After the enzyme assays and the gene expression through RT-qPCR were conducted, the averages were submitted to Tukey statistical test, taking into account p values ≤ 0.05. The tests were conducted with the use of software Bio Estat v 5.3.


Phenotypic reactions of plants to CTV

To check for CTV presence in infected and non-infected plants, respectively, samples were analyzed through PCR. Viral protein capsule segments were amplified through RT-PCR in infected samples, but there were no amplification in non-infected samples (Fig 1). In regards to the symptoms, according to the evaluation through the use of the rating scale, infected tree branches presented sparse stem pitting throughout their stem branches (S1 Fig).

Fig 1. Amplification of CTV viral particles through RT-PCR in order to confirm the presence of the virus in infected samples, and to confirm its absence in non-infected samples.

M, molecular weight marker; NIC- and IC-, negative controls of the reaction for each of the primers (1 and 2). NI1 and I1, non-infected and infected samples (primer 1—CN487/489), respectively. NI2 e I2, non-infected and infected samples (primer 2—CN488/491), respectively. The arrows show the amplified bands as per their expected sizes. The reaction was confirmed in a 1% agarose gel.

Differentially expressed proteins analyses and functional classifications

Branch bark proteins in CTV-infected and non-infected citrus plants of Westin variety were separated in 2D gels. The non-infected sample presented 604 spots total, of which 158 were exclusive; in the infected sample, a total of 618 spots were identified, 144 of which exclusive. The two treatments shared 460 spots. A total of 50 differentially-expressed spots (Fig 2A and 2B) (S2 Table) were processed, and 40 were identified through mass spectrometry. Among those, 32 were upregulated in infected samples (including 22 exclusives), and 8 were down regulated. Those spots are described in Table 2 with their corresponding proteins. Differential proteins were classified in five categories, taking into account their differential expression level (Fig 3).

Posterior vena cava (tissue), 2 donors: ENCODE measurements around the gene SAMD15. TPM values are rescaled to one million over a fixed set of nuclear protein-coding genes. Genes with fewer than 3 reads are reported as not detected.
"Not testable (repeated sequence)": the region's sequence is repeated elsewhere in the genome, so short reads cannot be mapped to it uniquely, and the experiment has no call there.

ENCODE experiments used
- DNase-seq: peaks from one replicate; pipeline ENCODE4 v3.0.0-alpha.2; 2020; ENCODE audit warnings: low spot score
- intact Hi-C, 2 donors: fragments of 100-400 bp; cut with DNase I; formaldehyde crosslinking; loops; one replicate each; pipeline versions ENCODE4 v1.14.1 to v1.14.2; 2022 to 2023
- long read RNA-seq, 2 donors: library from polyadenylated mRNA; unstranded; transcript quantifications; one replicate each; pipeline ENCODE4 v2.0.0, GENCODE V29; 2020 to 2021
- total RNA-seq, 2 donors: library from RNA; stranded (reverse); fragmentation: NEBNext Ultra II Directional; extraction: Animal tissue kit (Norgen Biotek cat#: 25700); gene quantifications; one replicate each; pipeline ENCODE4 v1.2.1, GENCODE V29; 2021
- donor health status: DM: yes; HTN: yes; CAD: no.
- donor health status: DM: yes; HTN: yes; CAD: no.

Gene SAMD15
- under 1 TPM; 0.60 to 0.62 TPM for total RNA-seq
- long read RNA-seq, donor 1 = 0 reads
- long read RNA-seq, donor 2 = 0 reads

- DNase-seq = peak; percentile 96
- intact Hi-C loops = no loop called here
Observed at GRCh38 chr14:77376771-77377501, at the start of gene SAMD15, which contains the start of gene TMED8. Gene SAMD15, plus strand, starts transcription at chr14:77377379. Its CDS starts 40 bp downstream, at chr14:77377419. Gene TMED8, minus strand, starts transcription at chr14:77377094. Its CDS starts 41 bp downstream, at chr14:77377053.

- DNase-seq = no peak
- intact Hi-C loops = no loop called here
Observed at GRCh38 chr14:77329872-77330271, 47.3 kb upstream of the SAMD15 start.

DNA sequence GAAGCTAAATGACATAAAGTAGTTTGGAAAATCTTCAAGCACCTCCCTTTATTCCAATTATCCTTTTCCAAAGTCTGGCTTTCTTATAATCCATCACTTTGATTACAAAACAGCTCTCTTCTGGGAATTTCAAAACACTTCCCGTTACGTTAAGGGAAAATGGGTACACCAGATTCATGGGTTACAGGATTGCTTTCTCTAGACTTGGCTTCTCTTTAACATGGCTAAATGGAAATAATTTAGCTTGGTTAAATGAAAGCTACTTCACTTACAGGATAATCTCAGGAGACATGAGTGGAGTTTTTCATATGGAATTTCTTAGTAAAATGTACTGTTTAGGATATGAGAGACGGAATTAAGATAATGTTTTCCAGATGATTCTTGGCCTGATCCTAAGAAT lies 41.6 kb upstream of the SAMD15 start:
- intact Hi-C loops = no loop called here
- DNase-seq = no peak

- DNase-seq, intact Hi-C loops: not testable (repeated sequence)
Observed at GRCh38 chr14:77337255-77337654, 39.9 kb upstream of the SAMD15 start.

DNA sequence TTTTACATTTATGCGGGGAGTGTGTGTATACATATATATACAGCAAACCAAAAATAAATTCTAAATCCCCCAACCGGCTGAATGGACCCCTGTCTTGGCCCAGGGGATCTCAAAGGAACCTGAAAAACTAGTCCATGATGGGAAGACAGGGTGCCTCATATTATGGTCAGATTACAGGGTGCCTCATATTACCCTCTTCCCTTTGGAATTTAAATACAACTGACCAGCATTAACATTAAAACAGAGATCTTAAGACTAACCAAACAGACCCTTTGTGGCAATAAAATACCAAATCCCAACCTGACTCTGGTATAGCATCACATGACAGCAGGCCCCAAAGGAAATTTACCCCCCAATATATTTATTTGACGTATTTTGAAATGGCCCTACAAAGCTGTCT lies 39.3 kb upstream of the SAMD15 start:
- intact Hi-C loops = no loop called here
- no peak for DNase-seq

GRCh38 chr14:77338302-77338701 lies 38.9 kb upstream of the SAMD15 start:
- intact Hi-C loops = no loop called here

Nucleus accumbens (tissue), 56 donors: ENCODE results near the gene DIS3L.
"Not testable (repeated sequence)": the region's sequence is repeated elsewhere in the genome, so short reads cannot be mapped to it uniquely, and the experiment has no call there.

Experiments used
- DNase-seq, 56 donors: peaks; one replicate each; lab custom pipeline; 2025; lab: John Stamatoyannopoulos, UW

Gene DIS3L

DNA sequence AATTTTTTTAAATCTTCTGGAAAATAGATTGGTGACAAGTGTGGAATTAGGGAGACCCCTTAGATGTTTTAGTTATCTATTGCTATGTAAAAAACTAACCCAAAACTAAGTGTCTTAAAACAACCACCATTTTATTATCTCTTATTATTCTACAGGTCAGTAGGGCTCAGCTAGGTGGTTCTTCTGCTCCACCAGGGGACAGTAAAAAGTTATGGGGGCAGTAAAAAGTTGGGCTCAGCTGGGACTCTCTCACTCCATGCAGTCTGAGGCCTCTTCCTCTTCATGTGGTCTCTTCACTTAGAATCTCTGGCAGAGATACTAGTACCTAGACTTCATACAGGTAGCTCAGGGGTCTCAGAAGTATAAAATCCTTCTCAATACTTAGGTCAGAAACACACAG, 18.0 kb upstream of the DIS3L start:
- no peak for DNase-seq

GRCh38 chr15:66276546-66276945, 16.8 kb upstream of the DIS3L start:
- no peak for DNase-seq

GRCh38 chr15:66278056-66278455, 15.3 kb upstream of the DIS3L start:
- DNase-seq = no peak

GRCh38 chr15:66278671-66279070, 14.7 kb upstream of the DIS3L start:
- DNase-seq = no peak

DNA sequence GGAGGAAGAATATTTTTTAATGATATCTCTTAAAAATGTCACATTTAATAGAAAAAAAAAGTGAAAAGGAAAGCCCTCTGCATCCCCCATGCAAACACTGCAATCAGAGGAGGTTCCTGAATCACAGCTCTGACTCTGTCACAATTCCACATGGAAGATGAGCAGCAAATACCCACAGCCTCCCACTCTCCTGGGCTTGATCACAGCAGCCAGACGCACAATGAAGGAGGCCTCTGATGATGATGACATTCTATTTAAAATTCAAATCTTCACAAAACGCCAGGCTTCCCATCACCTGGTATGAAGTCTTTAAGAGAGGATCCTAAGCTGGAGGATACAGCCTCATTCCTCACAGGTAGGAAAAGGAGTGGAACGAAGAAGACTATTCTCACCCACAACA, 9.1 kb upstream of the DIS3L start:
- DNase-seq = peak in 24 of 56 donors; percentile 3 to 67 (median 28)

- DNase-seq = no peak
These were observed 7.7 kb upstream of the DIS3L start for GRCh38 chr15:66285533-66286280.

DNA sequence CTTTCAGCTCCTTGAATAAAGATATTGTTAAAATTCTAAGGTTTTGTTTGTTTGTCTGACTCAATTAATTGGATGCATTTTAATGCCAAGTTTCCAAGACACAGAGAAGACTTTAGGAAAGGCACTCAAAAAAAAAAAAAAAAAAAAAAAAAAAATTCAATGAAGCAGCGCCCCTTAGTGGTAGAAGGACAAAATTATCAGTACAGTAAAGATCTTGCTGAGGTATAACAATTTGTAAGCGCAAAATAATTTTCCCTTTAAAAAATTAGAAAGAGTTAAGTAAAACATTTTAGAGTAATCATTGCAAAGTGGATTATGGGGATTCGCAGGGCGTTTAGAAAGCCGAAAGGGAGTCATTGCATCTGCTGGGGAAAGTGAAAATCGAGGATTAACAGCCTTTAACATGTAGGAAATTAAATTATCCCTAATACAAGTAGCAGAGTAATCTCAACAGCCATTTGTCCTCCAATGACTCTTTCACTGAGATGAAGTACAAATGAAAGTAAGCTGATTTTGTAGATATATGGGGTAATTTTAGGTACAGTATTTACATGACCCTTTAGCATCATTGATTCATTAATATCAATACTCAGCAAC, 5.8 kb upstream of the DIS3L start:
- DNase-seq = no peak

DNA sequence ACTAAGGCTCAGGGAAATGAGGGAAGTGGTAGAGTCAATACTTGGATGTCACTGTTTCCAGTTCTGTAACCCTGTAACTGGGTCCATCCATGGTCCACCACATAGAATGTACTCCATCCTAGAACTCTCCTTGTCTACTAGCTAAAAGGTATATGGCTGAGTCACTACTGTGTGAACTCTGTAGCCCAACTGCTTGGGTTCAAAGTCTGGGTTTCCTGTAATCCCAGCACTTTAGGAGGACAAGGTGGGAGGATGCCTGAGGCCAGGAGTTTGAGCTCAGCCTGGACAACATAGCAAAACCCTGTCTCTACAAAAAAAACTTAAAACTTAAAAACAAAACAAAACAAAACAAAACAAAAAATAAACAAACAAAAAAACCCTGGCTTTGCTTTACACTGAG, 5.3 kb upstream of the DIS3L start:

Fig 2. Protein Profile.

Differential profile (according to the statistical analysis performed by the software) of the expression of identified proteins between non infected (A) and infected (B) treatments of “Westin” sweet orange.

Fig 3. Distribution of differentially-expressed proteins of sweet orange variety “Westin” in response to Citrus tristeza virus (CTV), according to their expression levels.

The gray segment of the bar corresponds to up-accumulated proteins and in light gray, the down-accumulated ones.

Table 2. Differentially expressed proteins among infected and non-infected samples of “Westin” sweet orange, identified through Mass Spectrometry (ms/ms).

Among identified proteins, 86% presented a higher expression level (up-accumulated) in the sample infected with CTV. Among them, proteins related to biotic stress in plants especially stand out, such as chitinase (spots 104 and 105). Another example of high expression level happened with the protein related to abscisic acid (spot 62). That protein presented a high expression level in plants submitted to biotic stress (CTV-infected). Some proteins involved with the redox process were identified; two of them stand out, Catalase (spot 323) and superoxide dismutase (spots 33 and 52). Catalase (CAT) presented an expression ratio of -0.08, when infected and non-infected samples were compared. In turn, superoxide dismutase (SOD) presented an expression ratio of 0.85 for spot 33 and 1.20 for spot 52. CAT expression level was reduced in infected samples. For SOD, in turn, its expression was higher in those samples.